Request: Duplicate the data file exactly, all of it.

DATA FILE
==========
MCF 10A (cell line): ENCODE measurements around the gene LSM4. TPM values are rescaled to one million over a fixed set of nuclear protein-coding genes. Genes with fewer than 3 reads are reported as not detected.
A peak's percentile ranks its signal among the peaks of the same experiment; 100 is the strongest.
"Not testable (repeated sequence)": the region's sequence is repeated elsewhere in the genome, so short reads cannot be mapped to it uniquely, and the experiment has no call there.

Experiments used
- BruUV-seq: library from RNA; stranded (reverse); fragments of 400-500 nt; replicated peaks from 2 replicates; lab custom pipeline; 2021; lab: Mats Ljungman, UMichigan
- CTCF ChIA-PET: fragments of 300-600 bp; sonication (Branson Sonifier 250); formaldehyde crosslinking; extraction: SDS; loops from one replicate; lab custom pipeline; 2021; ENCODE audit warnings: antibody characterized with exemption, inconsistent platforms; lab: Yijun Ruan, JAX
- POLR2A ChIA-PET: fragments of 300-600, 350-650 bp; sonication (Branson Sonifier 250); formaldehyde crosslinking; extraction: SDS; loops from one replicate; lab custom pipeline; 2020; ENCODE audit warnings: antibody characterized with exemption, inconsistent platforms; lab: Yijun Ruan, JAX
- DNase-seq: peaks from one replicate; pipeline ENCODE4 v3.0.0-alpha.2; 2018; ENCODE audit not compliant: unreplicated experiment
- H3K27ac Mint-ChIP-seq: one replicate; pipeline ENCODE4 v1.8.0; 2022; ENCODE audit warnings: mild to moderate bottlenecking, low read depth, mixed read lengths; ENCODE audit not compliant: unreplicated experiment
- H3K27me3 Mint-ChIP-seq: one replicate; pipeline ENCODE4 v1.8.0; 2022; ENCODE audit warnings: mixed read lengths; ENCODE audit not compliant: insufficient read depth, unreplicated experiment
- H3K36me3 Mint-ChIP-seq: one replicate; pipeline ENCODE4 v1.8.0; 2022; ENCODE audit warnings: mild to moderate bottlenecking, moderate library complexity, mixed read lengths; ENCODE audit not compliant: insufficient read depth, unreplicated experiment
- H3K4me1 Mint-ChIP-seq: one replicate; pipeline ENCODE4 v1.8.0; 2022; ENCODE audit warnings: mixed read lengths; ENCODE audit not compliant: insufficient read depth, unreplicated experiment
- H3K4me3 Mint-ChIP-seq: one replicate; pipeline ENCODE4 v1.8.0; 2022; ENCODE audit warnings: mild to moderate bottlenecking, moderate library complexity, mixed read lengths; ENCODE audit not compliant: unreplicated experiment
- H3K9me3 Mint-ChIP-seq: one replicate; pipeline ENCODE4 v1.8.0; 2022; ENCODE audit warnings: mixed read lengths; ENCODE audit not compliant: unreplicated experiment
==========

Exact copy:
MCF 10A (cell line): ENCODE measurements around the gene LSM4. TPM values are rescaled to one million over a fixed set of nuclear protein-coding genes. Genes with fewer than 3 reads are reported as not detected.
A peak's percentile ranks its signal among the peaks of the same experiment; 100 is the strongest.
"Not testable (repeated sequence)": the region's sequence is repeated elsewhere in the genome, so short reads cannot be mapped to it uniquely, and the experiment has no call there.

Experiments used
- BruUV-seq: library from RNA; stranded (reverse); fragments of 400-500 nt; replicated peaks from 2 replicates; lab custom pipeline; 2021; lab: Mats Ljungman, UMichigan
- CTCF ChIA-PET: fragments of 300-600 bp; sonication (Branson Sonifier 250); formaldehyde crosslinking; extraction: SDS; loops from one replicate; lab custom pipeline; 2021; ENCODE audit warnings: antibody characterized with exemption, inconsistent platforms; lab: Yijun Ruan, JAX
- POLR2A ChIA-PET: fragments of 300-600, 350-650 bp; sonication (Branson Sonifier 250); formaldehyde crosslinking; extraction: SDS; loops from one replicate; lab custom pipeline; 2020; ENCODE audit warnings: antibody characterized with exemption, inconsistent platforms; lab: Yijun Ruan, JAX
- DNase-seq: peaks from one replicate; pipeline ENCODE4 v3.0.0-alpha.2; 2018; ENCODE audit not compliant: unreplicated experiment
- H3K27ac Mint-ChIP-seq: one replicate; pipeline ENCODE4 v1.8.0; 2022; ENCODE audit warnings: mild to moderate bottlenecking, low read depth, mixed read lengths; ENCODE audit not compliant: unreplicated experiment
- H3K27me3 Mint-ChIP-seq: one replicate; pipeline ENCODE4 v1.8.0; 2022; ENCODE audit warnings: mixed read lengths; ENCODE audit not compliant: insufficient read depth, unreplicated experiment
- H3K36me3 Mint-ChIP-seq: one replicate; pipeline ENCODE4 v1.8.0; 2022; ENCODE audit warnings: mild to moderate bottlenecking, moderate library complexity, mixed read lengths; ENCODE audit not compliant: insufficient read depth, unreplicated experiment
- H3K4me1 Mint-ChIP-seq: one replicate; pipeline ENCODE4 v1.8.0; 2022; ENCODE audit warnings: mixed read lengths; ENCODE audit not compliant: insufficient read depth, unreplicated experiment
- H3K4me3 Mint-ChIP-seq: one replicate; pipeline ENCODE4 v1.8.0; 2022; ENCODE audit warnings: mild to moderate bottlenecking, moderate library complexity, mixed read lengths; ENCODE audit not compliant: unreplicated experiment
- H3K9me3 Mint-ChIP-seq: one replicate; pipeline ENCODE4 v1.8.0; 2022; ENCODE audit warnings: mixed read lengths; ENCODE audit not compliant: unreplicated experiment